“He was a great man,” was some warm praise from a grateful patient in memory of Dr Michael Livingstone, who gave half a century of his life to family practice. Charles Dickens once said that great men are seldom well dressed, and Dr Livingstone—tall, handsome, and patrician in appearance—fulfilled that criterion: mismatched socks and a sweater, which was an antique in the Boer War, also suggested that vanity had no place in his makeup. Dr Livingstone’s greatness lay in his love for medicine, a searching curiosity, great kindness, and a sympathetic ear. He agreed with Michael Balint that listening to a patient’s story is sine qua non for an accurate diagnosis. He was also a well-read intellectual who enjoyed Carl Jung and wanted to unearth any psychological contributions to a patient’s illness.
Dr Livingstone was born in England. His father, Sir Philip Livingstone, was an ophthalmologist in the Royal Air Force who was knighted for his research on night vision in fighter pilots. He studied medicine at Cambridge and St. Thomas’ Hospital and finished his degree at the University of Alberta. He studied surgery at St. Paul’s Hospital for 2 years before choosing family practice in Richmond, where he sometimes cared for several generations of patients.
Dr Livingstone resembled his beloved Anton Chekhov, who was also a busy family doctor and writer, and he kept his mental furniture brightly polished. He wrote four books and 26 papers, all of which are erudite, carefully researched, and sparkle with historical and literary allusions. He had a special interest in whiplash and other spinal injuries and built a reputation as a manipulator for back pain.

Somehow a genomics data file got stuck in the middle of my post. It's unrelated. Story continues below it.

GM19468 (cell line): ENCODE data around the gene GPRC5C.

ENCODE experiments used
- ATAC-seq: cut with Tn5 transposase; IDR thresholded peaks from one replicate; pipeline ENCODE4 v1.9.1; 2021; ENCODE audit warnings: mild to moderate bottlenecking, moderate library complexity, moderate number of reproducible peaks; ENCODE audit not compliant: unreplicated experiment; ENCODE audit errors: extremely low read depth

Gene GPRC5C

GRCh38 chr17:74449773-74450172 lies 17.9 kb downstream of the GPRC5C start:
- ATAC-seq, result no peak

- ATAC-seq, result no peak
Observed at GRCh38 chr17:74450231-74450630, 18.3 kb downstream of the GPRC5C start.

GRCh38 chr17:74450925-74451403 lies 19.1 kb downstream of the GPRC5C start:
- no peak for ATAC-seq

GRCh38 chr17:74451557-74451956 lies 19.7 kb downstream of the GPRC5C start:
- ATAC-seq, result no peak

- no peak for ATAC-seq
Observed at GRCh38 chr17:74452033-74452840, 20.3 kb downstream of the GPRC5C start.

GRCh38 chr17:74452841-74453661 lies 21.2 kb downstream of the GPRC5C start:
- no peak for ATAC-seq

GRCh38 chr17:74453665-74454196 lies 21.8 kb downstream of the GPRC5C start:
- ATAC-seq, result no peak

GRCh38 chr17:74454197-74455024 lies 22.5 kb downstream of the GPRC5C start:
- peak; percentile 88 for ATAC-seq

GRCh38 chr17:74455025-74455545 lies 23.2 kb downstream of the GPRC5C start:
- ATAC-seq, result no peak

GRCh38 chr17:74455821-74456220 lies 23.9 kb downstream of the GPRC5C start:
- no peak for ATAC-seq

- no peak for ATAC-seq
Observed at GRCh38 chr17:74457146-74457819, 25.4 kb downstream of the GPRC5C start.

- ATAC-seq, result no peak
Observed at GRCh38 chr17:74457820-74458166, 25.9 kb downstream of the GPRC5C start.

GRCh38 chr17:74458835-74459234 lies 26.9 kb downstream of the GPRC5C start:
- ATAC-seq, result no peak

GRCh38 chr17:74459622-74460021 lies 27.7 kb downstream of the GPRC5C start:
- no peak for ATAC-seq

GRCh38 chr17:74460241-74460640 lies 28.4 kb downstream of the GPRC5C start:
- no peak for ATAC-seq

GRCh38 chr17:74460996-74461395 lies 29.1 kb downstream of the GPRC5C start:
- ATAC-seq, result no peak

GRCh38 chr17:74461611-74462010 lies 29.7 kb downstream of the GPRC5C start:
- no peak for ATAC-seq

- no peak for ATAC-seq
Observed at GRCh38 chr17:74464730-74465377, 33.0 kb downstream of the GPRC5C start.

Dr Livingstone was also a keen sportsman who enjoyed tennis, skiing, duck hunting (with his father’s old shotgun), and especially cricket. He loved the game, and well into his 60s was a first-class bat and somewhat alarming leg-spin bowler. He met his wife, Diana, at Brockton Cricket Ground. They married in 1954 and had three sons: Peter, John, and Tim. Tim died at age 19 in an accident and is remembered fondly: “… he was a beautiful boy.”
Diana was a nurse who seemed either waist-high in flowers (she was an accomplished gardener) or knee-deep in golden retrievers, who were a cherished part of the family. Diana and Michael would talk happily together for hours. They adored their sons and grandchildren, Philip, Michael, Kaylyn, William, and Sophie.
Diana predeceased Michael by several months. He seemed quite serene to shuffle off this mortal coil as he probably longed to see Diana and Tim again, perhaps in a heaven full of flowers and golden retrievers.
Dr Livingstone was too humble to give advice about this life, but he would probably have said, if pressed, “Live as well as you dare. Play with a straight bat and keep your eyes on the ball.” He was a great man, a gentleman, and a gentle man.
—Christopher Morrant, MBBS, FRCPC
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